I love a Nora Ephron film.  Not only the sparkling scripts, the chance to soak up New York in all its vitality, but also the inevitable and irresistible pairing of Meg Ryan and Tom Hanks. One of Ephron’s classics is ‘You’ve Got Mail’, and I have watched it over and over. It’s a film that makes me wonder: ‘What if businesses took the Kathleen Kelly approach?’

For those who haven’t seen this particular Romcom, it’s the story of a small bookshop owner (Kathleen) and her rally against a large bookshop chain that moves into her district. Against this backdrop, this very same bookshop owner details her dilemmas, both business and personal, over email with an anonymous fellow New Yorker.

Putting aside the artistic license, (I mean can a bookshop owner really afford to live on the Upper-West side?  Could you really fall in love with someone who ruins your ethically sustainable and very personal business?), it’s these heart-warming email exchanges between the two New Yorkers as they discuss the minute details of their daily life with all its ethical questions, that give this film its warm humour.

One scene that has always stayed with me is where Kathleen, (Meg Ryan) asks Joe, her email pen-pal, (Tom Hanks) for advice on how to protect her beloved business. At this stage both are unaware of each other’s identity, although the audience know that Kathleen’s email correspondent is the heir to the very same corporate bookshop chain that is putting her out of business.

As Joe seeks to provide Kathleen with his business advice he effortlessly defaults to ‘The Godfather’ mode citing its famous one liners as a rallying cry to her dilemma.   ‘Go to the mattresses!’ he tells her …….‘It’s business, it’s not personal!’   For the independent bookshop owner, this line of thinking is alien to her as a full-fat, caffeine-fuelled latte, nevertheless with a punch in the air, she endeavours to adopt this new combative stance. Predictably she fails, lamenting the belief that this is no way to do business.

With time, and as Kathleen is inevitably put out of business, she is confronted by the person who has led to her business’s demise.  At the exact time Joe, in his remorse, discovers his true feelings for Kathleen. When Joe apologises for putting her out of business, she responds by uttering the words that have long stayed with me: ‘All that means is that it wasn’t personal to you’, following it up with a power punch:  ‘whatever anything is, it should begin with being personal.’ Never a truer word said in jest………or in a Romcom!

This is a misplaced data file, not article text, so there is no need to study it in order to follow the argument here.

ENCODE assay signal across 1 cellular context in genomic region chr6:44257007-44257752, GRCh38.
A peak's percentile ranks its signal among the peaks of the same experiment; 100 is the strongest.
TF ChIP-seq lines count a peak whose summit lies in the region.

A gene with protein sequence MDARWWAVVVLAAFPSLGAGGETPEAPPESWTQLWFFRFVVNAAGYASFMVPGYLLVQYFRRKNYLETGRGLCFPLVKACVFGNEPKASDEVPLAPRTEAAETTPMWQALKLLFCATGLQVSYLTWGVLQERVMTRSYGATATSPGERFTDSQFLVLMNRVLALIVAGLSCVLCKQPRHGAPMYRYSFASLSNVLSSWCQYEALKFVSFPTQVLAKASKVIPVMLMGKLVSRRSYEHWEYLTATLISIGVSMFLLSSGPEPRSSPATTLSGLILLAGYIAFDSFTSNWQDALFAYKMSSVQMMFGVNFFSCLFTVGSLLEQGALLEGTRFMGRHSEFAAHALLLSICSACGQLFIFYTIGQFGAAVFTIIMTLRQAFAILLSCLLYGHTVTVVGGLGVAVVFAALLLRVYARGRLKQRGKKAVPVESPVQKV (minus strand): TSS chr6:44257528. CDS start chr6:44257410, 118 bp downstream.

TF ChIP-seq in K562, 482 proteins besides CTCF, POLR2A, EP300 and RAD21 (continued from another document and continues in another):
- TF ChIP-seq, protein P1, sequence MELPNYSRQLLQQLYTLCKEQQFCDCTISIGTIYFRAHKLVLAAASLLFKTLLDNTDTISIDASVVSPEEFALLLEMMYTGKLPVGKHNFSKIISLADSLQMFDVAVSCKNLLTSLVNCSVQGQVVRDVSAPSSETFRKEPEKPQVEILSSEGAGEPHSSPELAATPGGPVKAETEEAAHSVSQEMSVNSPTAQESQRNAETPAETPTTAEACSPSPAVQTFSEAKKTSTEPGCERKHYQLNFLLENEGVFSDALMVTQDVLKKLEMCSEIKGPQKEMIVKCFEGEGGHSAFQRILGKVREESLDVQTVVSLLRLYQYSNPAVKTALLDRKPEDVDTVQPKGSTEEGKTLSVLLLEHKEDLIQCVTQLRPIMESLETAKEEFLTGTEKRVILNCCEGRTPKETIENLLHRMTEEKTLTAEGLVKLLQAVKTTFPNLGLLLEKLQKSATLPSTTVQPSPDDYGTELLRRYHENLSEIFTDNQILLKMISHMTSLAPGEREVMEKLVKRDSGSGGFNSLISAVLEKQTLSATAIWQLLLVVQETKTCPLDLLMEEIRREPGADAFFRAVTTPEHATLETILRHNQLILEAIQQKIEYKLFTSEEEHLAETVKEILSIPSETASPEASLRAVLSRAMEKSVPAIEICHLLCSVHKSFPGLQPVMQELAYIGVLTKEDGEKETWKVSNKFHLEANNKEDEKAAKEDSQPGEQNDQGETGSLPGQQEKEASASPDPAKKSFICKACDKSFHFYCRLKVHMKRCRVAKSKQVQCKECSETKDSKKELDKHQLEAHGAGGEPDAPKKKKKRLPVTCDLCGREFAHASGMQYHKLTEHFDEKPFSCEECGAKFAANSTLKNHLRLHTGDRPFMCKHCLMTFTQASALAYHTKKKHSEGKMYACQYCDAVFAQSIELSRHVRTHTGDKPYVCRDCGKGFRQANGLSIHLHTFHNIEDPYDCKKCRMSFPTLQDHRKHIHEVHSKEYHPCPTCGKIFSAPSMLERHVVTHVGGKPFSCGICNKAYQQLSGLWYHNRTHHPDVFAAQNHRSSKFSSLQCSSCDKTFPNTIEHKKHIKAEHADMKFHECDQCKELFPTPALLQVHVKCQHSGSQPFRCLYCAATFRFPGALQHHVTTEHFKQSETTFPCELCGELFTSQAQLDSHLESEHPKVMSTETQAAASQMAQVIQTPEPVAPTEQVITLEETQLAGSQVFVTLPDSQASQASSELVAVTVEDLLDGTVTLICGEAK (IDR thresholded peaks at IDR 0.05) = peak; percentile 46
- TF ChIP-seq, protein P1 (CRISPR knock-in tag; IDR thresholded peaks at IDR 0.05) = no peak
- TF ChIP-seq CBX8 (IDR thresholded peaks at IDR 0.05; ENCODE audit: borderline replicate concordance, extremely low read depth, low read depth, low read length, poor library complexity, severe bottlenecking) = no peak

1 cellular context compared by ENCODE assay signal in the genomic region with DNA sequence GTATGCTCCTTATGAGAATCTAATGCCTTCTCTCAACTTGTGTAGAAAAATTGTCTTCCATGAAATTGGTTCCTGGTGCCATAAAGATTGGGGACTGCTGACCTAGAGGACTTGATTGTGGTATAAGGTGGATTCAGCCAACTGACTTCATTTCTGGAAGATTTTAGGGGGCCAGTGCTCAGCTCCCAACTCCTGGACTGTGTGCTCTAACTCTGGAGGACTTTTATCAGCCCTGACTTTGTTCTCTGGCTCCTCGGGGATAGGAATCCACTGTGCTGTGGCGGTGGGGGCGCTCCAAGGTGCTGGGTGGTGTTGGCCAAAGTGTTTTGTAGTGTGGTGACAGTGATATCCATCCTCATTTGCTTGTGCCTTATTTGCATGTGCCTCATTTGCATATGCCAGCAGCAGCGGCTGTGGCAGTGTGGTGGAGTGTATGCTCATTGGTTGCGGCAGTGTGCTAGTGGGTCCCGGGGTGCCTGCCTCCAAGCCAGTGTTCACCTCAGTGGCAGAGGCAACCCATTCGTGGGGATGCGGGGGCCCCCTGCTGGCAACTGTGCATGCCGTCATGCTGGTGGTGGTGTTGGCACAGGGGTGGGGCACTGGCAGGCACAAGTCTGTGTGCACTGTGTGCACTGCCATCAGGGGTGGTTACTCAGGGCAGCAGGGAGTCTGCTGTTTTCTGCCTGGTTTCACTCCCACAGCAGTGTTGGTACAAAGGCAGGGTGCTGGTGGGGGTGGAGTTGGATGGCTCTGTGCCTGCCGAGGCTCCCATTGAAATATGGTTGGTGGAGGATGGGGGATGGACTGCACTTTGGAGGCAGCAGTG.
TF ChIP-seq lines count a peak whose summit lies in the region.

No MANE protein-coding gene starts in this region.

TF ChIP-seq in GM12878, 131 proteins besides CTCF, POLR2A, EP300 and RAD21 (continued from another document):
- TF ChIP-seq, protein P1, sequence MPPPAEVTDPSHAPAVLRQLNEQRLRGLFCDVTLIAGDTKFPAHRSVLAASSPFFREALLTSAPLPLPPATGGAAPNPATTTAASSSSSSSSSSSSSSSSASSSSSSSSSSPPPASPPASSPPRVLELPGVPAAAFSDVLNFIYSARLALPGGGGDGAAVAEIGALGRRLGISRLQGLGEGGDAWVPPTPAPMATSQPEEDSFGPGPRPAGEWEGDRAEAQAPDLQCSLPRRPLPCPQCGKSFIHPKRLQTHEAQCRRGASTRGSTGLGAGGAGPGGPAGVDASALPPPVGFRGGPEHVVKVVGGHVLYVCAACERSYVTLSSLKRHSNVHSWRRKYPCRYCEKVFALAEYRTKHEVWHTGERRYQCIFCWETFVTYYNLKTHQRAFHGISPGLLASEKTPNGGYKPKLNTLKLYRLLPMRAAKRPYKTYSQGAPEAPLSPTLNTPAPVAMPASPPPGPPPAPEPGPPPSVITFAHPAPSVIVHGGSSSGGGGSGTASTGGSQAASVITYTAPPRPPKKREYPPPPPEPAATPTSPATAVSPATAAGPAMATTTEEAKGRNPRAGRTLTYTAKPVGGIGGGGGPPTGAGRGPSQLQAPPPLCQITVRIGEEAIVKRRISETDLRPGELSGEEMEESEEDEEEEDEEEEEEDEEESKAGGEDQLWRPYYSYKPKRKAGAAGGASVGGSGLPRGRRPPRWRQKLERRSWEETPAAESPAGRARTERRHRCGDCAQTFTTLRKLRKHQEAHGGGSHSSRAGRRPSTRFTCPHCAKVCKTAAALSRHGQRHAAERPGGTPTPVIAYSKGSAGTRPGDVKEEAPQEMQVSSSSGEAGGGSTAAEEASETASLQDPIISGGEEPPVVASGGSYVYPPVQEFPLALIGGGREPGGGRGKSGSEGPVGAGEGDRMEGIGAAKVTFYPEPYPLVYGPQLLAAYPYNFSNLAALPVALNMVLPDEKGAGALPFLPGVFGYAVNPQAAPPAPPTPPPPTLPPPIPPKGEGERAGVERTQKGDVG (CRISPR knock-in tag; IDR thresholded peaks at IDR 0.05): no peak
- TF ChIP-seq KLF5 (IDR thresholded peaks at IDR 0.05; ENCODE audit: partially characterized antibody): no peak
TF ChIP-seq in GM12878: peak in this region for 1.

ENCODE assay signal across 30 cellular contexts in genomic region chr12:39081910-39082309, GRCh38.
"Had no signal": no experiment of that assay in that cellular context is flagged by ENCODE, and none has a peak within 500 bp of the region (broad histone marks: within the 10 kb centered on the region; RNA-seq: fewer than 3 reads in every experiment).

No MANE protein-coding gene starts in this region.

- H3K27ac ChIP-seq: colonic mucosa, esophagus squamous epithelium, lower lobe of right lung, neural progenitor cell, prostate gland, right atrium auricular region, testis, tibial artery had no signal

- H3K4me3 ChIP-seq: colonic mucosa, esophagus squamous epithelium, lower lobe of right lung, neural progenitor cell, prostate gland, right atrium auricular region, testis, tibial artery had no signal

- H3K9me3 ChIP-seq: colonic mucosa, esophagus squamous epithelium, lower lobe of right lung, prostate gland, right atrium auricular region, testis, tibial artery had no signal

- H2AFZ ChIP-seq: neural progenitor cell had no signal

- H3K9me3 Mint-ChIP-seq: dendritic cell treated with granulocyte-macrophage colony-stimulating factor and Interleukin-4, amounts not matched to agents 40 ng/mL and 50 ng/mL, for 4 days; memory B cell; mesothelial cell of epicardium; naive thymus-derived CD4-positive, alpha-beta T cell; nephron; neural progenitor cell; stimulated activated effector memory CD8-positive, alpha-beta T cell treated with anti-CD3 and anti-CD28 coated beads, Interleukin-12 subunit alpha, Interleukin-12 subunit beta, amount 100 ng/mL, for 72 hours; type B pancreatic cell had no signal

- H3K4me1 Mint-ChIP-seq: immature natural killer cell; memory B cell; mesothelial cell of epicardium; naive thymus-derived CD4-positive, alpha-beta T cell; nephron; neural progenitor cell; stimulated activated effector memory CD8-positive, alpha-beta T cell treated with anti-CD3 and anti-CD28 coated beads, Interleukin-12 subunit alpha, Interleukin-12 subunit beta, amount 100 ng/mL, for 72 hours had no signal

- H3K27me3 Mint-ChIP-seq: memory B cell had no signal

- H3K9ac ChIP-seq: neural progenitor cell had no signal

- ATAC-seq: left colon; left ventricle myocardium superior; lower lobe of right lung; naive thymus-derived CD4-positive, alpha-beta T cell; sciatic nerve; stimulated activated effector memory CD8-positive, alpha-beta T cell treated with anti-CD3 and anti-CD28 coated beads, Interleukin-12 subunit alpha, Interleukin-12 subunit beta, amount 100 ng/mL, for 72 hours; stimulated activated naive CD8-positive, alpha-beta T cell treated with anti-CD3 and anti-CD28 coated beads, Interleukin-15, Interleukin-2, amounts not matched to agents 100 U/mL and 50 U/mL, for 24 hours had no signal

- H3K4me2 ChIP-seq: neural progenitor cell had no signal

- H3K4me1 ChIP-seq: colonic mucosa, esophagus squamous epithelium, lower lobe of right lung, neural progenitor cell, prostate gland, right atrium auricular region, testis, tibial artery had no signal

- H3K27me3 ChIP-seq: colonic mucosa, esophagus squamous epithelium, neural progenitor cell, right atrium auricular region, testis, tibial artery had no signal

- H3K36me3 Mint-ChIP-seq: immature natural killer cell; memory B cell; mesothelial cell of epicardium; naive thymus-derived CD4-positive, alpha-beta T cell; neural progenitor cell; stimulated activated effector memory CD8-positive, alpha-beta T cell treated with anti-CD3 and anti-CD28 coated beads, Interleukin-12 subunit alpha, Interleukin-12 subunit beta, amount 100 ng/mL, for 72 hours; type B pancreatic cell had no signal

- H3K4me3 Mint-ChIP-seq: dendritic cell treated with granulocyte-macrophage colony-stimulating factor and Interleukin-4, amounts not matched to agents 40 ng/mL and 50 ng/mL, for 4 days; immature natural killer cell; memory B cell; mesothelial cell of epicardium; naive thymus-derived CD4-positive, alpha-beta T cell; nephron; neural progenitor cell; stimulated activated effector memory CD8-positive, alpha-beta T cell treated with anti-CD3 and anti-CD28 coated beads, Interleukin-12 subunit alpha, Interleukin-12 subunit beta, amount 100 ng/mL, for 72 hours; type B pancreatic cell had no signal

For any of us who have worked in any corporate organisation, Kathleen Kelly’s words may well strike a cord.  Perhaps you will recognize that being a part of such organisations means that every decision seems to come down to the common denominator of putting business before anything else. If you find yourself unlucky enough to work in a particularly unenlightened business, the ‘little person’ is easily dispensed with and becomes a mere number.  The ‘personal’ is thus never truly considered.

Many will argue that this, of course, is the stark reality of everyday working life and the only way to survive is to compartmentalize these thoughts and understand that there is a certain justification in this approach.  This is, of course, until ‘life’ happens  and one finds oneself in a situation, where life becomes all about ‘being personal’.

Life’s joys and challenges come in many shapes and sizes.  Amongst the happiness that we may be lucky enough to experience, there are also the challenges of say a relationship break-up,  ill-health, financial strains, and the need to care for others.   It is at these times that we need our employer to be exactly this – PERSONAL.

Sadly, this is where so many businesses and individual employers let their employees down.  Small businesses may say that one employee ‘down’ will put their business under enormous strain.  Large corporations conveniently pass on such responsibility to their HR departments, which results in the clinical task of form filling and waiting to see if you are ‘eligible’ for any kind of support.  This, to me is the antithesis of ‘beginning with the personal’.

In times of crisis, when you are not sure how to navigate your new circumstances, you are fortunate if clarity comes easy. Depending on the nature of your situation, things can seem very cloudy.  Add in a heavy workload and solutions can be hard to navigate.  Large corporations may have set systems and procedures but all too often the onus is put on staff finding out for themselves, which is especially hard when one is in difficulty.

A better way of helping and ‘beginning with the personal’ is another approach.  If you are a manager, or even if you are not, what that person needs is a guide and a navigator, someone who can set out the options available and help that person to see what is possible.  Talk to that person as a person, not a number, try to understand what they are going through. We don’t live in the rosy world of Romcoms where there is always a happy ending, and business is indeed business, but if you ‘begin with the personal’, that’s a good place to start.

© stripedsisters 2021

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